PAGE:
Developers spent the better part of two decades building Las Vegas into a retail mecca.
So surely, the Strip houses a retail store for every taste and budget, right?
Well, not exactly. Texas clothing retailer Walter Pye is on his way out West to fix what he says is a noticeable hole in Las Vegas retail. Come Sept. 8, Pye will open Pinto Ranch, a seller of high-end Western wear. How high-end? Think handmade leather or crocodile cowboy boots starting at $400 and ranging up to $4,000. Or hand-engraved, silver and gold belt buckles for $1,100. Or even $180 "cowgirl" flip-flops studded with turquoise and Swarovski crystals.
"We have a niche no one covers in Las Vegas. It's a retail mecca and there's not a single better Western wear store in Las Vegas, which was hard for me to believe," said Pye, who's opening his first Pinto Ranch store outside the Lone Star State. "You do have Western stores there, but we start at the top end. We start where the other stores leave off."
Pinto Ranch is part of a bumper crop of new tenants at General Growth Properties' Fashion Show shopping center on the Strip. Fifteen new tenants have signed leases so far this year, and the property is negotiating another eight with restaurants, clothing stores and accessories dealers. Like Pinto Ranch, some of those retailers are bringing new concepts to the local market.
Superdry, a clothing retailer based in the United Kingdom, opened its sixth U.S. store, and its first Las Vegas location, at Fashion Show in March. Australian clothier Cotton On is entering Las Vegas with stores at Fashion Show and General Growth's Boulevard Mall. Danish shoe and accessories retailer Ecco has two locations at local outlet malls, but opened its first full-price store in Las Vegas at Fashion Show in early May.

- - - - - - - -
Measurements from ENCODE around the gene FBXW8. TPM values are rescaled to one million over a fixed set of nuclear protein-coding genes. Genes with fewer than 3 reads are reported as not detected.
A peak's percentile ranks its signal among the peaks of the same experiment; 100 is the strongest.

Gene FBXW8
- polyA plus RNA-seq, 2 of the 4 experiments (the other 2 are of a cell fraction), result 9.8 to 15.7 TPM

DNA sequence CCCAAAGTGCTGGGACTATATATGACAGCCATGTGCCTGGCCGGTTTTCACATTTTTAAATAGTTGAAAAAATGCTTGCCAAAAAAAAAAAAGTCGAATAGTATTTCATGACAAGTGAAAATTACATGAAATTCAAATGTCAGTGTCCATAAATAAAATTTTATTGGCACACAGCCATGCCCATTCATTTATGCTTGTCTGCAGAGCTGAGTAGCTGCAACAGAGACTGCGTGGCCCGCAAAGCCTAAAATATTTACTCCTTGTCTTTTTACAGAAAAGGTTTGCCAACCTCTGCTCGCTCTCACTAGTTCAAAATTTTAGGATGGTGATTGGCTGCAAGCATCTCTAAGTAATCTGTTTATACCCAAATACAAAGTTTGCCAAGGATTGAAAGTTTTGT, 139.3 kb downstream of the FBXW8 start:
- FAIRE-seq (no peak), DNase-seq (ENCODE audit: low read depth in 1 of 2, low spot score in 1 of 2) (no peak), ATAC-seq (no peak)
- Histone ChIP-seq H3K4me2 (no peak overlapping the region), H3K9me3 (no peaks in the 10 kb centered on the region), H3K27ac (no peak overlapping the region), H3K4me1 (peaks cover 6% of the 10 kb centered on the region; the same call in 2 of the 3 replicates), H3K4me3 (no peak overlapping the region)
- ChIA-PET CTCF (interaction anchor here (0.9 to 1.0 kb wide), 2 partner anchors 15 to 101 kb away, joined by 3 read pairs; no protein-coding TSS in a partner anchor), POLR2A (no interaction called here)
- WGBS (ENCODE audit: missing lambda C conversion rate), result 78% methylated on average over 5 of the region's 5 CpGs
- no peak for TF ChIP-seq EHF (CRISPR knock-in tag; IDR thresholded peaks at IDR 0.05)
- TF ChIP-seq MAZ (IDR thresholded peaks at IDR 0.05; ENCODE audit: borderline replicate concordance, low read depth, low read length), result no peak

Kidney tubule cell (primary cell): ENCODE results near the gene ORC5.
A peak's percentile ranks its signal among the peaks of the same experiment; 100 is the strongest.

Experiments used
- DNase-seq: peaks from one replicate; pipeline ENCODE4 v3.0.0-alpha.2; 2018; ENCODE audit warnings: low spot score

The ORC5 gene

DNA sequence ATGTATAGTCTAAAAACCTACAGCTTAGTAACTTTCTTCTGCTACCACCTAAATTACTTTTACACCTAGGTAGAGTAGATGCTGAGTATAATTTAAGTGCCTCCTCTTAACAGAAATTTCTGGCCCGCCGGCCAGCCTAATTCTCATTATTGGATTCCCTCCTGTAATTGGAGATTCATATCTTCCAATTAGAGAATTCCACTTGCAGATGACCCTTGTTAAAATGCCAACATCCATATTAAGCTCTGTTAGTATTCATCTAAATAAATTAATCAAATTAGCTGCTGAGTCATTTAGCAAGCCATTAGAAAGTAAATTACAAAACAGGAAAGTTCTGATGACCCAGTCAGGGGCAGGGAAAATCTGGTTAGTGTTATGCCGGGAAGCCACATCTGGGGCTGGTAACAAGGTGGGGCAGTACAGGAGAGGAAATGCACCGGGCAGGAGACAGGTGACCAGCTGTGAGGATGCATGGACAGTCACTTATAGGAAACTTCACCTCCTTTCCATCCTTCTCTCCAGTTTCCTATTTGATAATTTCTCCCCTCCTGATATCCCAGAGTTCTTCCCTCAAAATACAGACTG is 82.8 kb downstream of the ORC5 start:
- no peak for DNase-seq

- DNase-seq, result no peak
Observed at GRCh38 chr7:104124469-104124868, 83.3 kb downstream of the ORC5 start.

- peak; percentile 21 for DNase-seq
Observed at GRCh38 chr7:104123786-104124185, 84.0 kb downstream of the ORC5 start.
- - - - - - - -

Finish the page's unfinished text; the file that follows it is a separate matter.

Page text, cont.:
Other new retailers at Fashion Show include sunglasses retailer Oakley, jewelry store Tiffany & Co., shoe retailer Chinese Laundry and clothing retailers Finish Line, Zumiez, Levi's, True Religion and True Religion Kids. Restaurants Starbucks, Chipotle and Red Velvet Cafe also agreed to leases at the center. Once 2011's new leases become new stores, Fashion Show's occupancy rate will jump to 99 percent, up from a typical 96 percent to 98 percent, said Laurie Paquette, a vice president of asset management for General Growth. She added that the company hasn't lowered rents or offered concessions to close new deals.
It's an unusual amount of leasing action for the shopping center, and it comes as Strip observers point to improving mall sales and foot traffic up and down the resort corridor.
Paquette attributed Fashion Show's new business to tenants boosting leasing activity. None of the spaces Fashion Show has recently leased were empty for long, Paquette said. For example, Fashion Show is building new space for Red Velvet Cafe in space formerly used for a concierge desk. And Superdry immediately took over space that clothing retailer Bebe abandoned when it discontinued its PH8 sport-wear concept in early 2011, pulling the plug on nearly 50 stores nationwide.